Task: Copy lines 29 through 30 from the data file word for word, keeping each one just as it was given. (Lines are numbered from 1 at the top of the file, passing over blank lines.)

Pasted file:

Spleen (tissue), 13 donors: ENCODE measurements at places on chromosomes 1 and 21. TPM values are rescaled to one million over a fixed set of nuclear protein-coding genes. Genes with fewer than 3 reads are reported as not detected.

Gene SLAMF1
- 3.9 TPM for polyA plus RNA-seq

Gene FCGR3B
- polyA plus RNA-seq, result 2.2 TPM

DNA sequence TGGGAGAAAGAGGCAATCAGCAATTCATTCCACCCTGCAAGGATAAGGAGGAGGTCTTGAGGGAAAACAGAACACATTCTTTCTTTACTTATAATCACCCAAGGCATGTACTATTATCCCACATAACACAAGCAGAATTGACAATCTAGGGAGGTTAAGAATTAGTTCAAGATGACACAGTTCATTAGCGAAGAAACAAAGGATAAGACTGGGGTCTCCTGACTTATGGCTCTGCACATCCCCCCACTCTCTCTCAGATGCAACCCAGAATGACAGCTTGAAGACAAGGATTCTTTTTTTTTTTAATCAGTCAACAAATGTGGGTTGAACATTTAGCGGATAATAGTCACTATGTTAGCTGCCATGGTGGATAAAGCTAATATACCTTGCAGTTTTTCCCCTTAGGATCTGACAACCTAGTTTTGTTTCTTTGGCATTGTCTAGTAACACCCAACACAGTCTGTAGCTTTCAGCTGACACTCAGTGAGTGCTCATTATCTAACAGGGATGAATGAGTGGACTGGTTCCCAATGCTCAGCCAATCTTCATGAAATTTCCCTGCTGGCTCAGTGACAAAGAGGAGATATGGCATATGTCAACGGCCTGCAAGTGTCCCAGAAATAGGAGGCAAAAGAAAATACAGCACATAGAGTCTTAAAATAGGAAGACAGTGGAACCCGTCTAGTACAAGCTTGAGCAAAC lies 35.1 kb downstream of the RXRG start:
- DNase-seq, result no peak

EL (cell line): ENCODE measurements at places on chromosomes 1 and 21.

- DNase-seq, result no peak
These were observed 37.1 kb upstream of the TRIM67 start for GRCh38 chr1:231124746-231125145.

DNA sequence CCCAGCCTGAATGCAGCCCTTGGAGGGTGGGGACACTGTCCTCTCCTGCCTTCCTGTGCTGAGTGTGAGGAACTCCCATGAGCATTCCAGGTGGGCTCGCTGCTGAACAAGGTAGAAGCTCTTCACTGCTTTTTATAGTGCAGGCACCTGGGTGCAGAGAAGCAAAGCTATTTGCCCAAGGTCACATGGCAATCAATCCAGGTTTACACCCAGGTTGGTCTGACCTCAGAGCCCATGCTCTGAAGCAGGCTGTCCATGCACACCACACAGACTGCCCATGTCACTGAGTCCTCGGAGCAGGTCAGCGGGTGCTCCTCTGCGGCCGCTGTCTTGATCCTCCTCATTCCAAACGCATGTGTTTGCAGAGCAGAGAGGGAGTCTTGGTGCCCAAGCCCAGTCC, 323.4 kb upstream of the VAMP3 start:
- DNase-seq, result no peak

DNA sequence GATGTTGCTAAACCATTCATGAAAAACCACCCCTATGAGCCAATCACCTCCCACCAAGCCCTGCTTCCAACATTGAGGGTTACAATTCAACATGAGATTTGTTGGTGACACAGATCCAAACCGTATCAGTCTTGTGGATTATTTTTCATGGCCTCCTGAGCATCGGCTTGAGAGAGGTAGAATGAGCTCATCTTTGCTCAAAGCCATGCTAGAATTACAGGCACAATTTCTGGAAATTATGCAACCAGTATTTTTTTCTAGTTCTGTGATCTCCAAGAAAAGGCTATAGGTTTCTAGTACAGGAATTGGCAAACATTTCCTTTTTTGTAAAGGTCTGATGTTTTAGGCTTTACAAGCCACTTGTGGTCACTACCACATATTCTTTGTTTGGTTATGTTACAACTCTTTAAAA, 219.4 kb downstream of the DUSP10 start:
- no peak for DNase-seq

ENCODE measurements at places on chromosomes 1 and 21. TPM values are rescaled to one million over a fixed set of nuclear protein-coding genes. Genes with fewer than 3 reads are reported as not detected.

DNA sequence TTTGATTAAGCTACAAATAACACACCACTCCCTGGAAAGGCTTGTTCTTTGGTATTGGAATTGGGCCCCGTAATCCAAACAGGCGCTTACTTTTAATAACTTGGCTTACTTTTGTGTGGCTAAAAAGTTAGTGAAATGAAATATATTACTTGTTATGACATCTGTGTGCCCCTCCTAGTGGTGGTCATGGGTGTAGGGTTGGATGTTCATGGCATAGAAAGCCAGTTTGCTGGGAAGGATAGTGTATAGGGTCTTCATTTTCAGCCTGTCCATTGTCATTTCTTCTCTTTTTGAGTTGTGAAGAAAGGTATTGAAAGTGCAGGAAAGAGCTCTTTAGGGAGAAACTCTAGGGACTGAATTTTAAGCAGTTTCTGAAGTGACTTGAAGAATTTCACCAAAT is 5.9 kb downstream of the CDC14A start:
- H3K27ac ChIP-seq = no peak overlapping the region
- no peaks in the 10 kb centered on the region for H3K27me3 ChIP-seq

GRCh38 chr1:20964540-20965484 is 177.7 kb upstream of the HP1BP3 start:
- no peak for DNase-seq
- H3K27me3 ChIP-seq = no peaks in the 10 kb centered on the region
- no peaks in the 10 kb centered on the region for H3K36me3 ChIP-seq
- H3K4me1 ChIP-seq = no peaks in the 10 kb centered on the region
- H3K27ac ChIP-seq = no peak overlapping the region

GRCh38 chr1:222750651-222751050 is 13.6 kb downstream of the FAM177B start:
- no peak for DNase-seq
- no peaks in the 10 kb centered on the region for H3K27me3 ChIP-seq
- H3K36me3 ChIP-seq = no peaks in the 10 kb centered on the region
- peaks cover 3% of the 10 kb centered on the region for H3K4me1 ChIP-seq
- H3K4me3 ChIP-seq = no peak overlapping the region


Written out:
- peaks cover 3% of the 10 kb centered on the region for H3K4me1 ChIP-seq
- H3K4me3 ChIP-seq = no peak overlapping the region